And so it happened that her every thought and whim was miraculously answered. If she wanted to write to her father, a paper and pen would appear out of nowhere. If she wanted to eat, the finest food and drink would be spread out before her, and whatever music pleased her sounded through the magnificent halls. She enjoyed rides through the deep forest in magical, horseless carriages and whatever other amusements she could imagine. And from time to time the Beast of the Forest, Denizen of the Deep, would communicate with the girl by writing in words of fire on the white marble walls.

As the days passed, the merchant’s daughter grew fonder of her kind and unseen host, and longed to hear his true voice. “Do not be afraid that I will shun you,” she said as she stood before the white marble walls. “Even a terrible beast’s roar could not cause me to fear you, after your kindness.” So the fiery writing bade her go into the garden, where her host would speak to her. There, she heard a terrible sound, rough and wild, harsh and hoarse, but she quickly overcame her fear and began to converse with him. Her heart was warmed by his kind and beautiful words and his wisdom.

Soon, she longed to see his true form, and not just hear his voice. She begged him to show himself to her, but for a long time he resisted for fear that his horrible appearance would cause her to despise him. The merchant’s daughter, however, would not be dissuaded and at length he agreed to show himself fleetingly in the garden. As she walked among the flowers, he dashed quickly across the path, and for the first time the girl beheld the Beast of the Forest.

In spite of herself, she was filled with terror, for he was indeed horrible to behold, uglier than tale can tell or word can describe. On the end of his crooked arms were the claws of a wild beast, and on his back were the humps of a camel. He moved on legs like a horse, and on his face the boar’s tusks projected from his mouth. His nose was like an eagle’s beak and his eyes were like an owl’s. He was so hideous, the girl nearly fainted from terror. But once again, she mastered her fear, and apologized to the Beast of the Forest for offending him. From then on, she did not regard him with terror, and again they enjoyed their long conversations and walks in the garden, though the Beast still kept a safe distance from the girl, for fear of upsetting her.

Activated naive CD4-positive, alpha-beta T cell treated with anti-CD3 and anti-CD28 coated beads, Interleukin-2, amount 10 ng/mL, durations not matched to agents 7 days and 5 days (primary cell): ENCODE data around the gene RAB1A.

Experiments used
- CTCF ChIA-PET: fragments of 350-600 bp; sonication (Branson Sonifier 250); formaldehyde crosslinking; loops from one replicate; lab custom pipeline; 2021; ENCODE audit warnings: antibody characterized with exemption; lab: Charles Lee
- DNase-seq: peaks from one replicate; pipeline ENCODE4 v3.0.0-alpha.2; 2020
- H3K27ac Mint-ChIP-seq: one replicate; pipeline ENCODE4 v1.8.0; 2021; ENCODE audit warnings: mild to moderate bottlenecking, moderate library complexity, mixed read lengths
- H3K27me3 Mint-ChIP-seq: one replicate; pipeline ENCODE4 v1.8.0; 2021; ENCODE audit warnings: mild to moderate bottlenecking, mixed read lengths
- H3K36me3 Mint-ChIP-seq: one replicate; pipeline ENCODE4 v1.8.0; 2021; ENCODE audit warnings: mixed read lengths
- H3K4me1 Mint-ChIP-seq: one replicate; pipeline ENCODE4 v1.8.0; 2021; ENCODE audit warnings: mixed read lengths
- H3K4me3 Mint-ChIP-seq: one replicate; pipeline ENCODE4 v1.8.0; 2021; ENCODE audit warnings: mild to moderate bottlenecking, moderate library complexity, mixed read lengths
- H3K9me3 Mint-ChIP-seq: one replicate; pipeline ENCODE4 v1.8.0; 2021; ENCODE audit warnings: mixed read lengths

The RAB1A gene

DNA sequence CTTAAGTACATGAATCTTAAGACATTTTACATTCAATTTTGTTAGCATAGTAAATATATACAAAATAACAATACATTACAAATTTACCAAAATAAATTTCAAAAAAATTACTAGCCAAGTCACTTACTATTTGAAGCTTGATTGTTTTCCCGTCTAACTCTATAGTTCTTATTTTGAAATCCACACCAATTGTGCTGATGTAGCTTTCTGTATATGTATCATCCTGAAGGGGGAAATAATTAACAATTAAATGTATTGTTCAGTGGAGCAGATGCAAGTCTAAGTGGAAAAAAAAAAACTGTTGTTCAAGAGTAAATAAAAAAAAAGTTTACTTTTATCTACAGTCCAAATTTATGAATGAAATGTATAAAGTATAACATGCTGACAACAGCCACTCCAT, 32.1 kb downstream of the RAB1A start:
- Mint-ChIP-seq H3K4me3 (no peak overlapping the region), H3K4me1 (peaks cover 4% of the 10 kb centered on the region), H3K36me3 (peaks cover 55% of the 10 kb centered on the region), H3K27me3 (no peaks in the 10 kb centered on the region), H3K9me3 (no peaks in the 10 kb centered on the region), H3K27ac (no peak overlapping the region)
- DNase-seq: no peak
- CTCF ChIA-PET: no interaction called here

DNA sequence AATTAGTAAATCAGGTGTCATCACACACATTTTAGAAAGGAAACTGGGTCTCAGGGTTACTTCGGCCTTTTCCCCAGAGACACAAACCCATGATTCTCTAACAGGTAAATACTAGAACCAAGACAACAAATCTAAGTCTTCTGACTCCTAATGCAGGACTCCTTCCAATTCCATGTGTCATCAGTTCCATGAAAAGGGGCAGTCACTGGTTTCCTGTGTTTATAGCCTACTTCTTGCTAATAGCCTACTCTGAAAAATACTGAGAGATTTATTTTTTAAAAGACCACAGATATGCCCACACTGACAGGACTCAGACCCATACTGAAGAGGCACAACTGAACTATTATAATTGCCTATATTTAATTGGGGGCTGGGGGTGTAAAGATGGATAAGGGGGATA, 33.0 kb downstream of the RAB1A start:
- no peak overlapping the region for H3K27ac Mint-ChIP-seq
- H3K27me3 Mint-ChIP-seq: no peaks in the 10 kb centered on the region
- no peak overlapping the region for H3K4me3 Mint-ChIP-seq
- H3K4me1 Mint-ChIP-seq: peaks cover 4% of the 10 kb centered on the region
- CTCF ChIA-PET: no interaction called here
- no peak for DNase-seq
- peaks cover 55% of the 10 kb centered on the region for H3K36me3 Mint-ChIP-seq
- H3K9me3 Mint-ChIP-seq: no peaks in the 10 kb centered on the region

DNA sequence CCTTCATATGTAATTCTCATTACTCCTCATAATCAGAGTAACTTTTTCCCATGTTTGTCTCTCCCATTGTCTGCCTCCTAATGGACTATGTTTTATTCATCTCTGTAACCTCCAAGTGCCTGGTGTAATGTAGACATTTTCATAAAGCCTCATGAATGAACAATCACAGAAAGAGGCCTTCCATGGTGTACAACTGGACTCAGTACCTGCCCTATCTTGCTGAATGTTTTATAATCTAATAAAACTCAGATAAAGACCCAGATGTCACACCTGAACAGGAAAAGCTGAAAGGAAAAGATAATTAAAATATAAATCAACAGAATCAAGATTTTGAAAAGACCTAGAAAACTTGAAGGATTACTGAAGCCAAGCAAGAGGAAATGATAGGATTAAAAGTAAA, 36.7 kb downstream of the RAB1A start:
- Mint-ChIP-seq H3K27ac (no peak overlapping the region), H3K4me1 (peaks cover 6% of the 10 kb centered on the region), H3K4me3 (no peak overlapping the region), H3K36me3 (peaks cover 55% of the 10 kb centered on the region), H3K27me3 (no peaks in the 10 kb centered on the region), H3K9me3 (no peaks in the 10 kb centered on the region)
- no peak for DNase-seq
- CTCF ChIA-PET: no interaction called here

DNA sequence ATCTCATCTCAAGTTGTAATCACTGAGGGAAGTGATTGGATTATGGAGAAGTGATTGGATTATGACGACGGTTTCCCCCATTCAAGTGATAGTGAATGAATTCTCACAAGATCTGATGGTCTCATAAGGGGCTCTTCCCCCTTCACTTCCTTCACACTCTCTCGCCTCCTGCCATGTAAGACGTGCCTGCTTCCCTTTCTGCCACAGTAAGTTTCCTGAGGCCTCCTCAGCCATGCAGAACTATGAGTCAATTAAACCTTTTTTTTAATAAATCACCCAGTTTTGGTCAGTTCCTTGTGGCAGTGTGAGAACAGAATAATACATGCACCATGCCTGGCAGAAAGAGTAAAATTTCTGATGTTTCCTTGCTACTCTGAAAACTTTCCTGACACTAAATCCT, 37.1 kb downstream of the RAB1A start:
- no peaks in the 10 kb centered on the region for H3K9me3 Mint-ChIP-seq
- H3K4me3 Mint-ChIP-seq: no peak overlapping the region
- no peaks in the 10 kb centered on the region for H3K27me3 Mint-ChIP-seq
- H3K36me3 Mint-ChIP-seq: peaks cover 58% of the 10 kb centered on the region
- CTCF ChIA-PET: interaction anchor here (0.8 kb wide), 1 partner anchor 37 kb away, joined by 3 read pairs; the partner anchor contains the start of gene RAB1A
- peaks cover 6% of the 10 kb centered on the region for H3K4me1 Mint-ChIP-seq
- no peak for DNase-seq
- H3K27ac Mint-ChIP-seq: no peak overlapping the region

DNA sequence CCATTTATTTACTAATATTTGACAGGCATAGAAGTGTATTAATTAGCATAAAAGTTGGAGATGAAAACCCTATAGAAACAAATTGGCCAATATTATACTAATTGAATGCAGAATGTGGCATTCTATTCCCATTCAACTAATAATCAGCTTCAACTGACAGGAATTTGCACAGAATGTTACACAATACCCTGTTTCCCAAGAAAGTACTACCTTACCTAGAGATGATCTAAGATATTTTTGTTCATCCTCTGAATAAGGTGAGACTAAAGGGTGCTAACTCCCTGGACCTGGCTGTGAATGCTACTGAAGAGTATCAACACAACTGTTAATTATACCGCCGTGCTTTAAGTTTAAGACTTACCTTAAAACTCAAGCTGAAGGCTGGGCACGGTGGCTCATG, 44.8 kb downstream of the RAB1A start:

The days passed sweetly for them, but after a while the girl had a dream that her father was very ill. She begged her host to be allowed to visit him, and the Beast of the Forest gladly agreed, for he could not refuse her anything she wanted. He gave her a ring and asked her to put it on the little finger of her right hand before the end of three days and three nights, so that she might return to the Beast. He warned her that if she did not return by the end of the third night, he would perish, since he loved her more than himself and could not bear to be apart from her any longer.

Suddenly, the merchant’s daughter found herself at her old home, where her father lay ill of grief. He had been pining for her since she left. But now she had returned, and her father and sisters rushed to embrace her. They all marvelled at her beauty, and her sisters were struck by the magnificent clothes the maiden now wore. The merchant quickly began to feel better, and he and the two older daughters sat and listened as the youngest daughter regaled them with tales of her enchanted life in the palace of the Beast of the Forest, Denizen of the Deep.

The three days passed quickly. During this time, the elder sisters tried to persuade the maiden not to return to the Beast, but rather stay with her family and let the Beast die. The girl was angered at their heartless suggestion, for how could she be so cruel as to abandon her kind host? No, she would never do that. Her sisters, meanwhile, had grown jealous of the luxuries she now had, so they thought it best that they stop her from returning to the Beast’s palace. They set back the clocks in their father’s house, so the maiden would not know when the end of three days had come.